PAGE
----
sinaptia waves

Don't over-engineer your tests

Patricio Mac Adden
Mar 6th, 2024

For various reasons, we ended up using RSpec by default in all our Ruby on Rails projects. Sometimes we inherit a project using it, and sometimes our clients prefer it over Minitest. We would start all new projects using it over Minitest for this reason.

These are the things we like about RSpec:

  • tests read naturally
  • tests are easy to write once you understand the mechanics
  • very succinct syntax
  • one of the most popular testing frameworks
  • good documentation and online resources

We have an internal tool, a time tracker, that we built a couple of years ago and use every day. Naturally, when we started working on it, we decided to go for RSpec as the testing framework, like we’re used to.

All of our test suites are normally comprised of RSpec, shoulda-matchers, and factory_bot. And if the project needs it, we could use more gem dependencies to help out our testing.

When my colleague, a junior developer, started working on the time tracker, he needed to add a couple of features, and we wanted him to add tests for them. Nothing out of the ordinary, though: model validations, controller tests, etc. Having not tested before, it was a good opportunity for him to learn and practice.

The tasks he needed to complete were very simple and he did great, but he struggled with the test suite. I asked myself why, because to me, it was pretty straightforward and he would only need to copy certain structures present in other tests, make sense of what he needed to test and that would be it. Simple.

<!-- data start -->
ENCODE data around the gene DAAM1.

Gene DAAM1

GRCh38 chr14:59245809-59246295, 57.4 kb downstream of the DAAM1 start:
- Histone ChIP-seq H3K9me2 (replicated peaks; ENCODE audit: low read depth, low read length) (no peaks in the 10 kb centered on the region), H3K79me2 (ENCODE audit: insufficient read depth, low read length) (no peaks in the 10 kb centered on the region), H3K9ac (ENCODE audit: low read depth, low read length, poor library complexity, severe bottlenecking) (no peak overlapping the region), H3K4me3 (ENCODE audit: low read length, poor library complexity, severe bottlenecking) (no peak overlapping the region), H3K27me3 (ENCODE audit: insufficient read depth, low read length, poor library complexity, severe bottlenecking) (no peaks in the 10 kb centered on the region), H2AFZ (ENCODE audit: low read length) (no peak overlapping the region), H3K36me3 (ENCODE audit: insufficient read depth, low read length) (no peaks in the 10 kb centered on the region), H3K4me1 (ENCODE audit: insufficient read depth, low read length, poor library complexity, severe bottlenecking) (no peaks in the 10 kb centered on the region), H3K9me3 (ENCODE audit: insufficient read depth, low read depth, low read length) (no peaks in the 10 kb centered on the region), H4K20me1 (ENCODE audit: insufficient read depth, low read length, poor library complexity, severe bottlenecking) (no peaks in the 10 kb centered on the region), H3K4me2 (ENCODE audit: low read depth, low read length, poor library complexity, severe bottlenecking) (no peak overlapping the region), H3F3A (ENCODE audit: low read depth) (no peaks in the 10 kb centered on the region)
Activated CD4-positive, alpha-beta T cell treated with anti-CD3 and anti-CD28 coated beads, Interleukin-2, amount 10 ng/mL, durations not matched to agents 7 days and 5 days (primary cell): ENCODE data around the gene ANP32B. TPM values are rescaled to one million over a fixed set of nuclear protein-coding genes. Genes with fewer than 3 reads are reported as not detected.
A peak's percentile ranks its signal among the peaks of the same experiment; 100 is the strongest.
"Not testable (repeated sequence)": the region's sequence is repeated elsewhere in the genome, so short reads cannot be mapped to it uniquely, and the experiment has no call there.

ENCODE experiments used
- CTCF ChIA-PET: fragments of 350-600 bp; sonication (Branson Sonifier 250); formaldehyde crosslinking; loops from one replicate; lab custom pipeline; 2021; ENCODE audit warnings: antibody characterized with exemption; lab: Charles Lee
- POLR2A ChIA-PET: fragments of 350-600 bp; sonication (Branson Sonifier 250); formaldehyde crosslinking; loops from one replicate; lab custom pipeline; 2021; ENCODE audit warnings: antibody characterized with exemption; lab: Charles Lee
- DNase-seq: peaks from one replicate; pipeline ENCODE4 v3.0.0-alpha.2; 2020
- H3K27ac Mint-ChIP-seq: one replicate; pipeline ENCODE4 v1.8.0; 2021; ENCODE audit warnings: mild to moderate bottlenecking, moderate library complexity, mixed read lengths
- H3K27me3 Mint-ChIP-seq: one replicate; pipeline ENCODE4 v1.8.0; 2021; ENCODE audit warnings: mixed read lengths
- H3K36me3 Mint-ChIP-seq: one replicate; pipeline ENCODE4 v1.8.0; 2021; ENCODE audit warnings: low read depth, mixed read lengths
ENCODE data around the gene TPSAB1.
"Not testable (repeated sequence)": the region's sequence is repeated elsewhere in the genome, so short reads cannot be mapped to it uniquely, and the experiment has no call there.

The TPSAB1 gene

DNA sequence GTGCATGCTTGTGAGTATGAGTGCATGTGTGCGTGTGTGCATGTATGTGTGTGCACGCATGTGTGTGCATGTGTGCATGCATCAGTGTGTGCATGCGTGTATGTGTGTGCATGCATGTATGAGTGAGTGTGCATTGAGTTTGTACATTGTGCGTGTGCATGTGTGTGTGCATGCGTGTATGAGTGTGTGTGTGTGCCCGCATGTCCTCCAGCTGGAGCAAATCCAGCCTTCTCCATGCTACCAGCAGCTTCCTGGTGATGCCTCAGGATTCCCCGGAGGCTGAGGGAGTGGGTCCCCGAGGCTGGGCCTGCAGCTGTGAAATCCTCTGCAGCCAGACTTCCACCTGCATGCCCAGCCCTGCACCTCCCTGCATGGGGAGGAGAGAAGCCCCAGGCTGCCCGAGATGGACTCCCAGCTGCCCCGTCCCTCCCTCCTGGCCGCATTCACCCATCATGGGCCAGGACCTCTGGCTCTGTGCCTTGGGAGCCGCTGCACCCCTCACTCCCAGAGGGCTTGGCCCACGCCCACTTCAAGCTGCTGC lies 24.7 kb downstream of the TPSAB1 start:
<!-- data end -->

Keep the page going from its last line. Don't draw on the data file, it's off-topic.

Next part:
But afterward, when shared with me the tests he was doing, I was surprised. The tests were correctly written (they were based on other similar tests) and the code made sense. But even then, some of them wouldn’t pass.

This is an extract of one of them: it’s a class that has a start_date, an end_date, and a duration, which is calculated before_validation. Something like this:

class Event < ApplicationRecord
  validates :duration, :start_date, :end_date, presence: true

  before_validation :set_duration, if: :dates_present?


  def dates_present?
    start_date.present? && end_date.present?

  def set_duration
    self.duration = end_date - start_date

It is a simplified example, the actual class should also validate that the start_date can’t be greater or equal to the end_date and the actual model also has additional fields and validations, but it should be enough for this article.

The spec would look something like:

RSpec.describe Event do
  describe "validations" do
    subject { build :event }

    it { should validate_presence_of :duration }
    it { should validate_presence_of :start_date }
    it { should validate_presence_of :end_date }

Simple tests, right? We have 3 validations in the class, we test those 3 validations. They also read beautifully: “It should validate the presence of duration”. Pretty close to English. That’s RSpec’s beauty. But do you see the problem yet? Well, it’s hidden at first sight: the first test will always fail. You can take a moment to re-read it and think about why.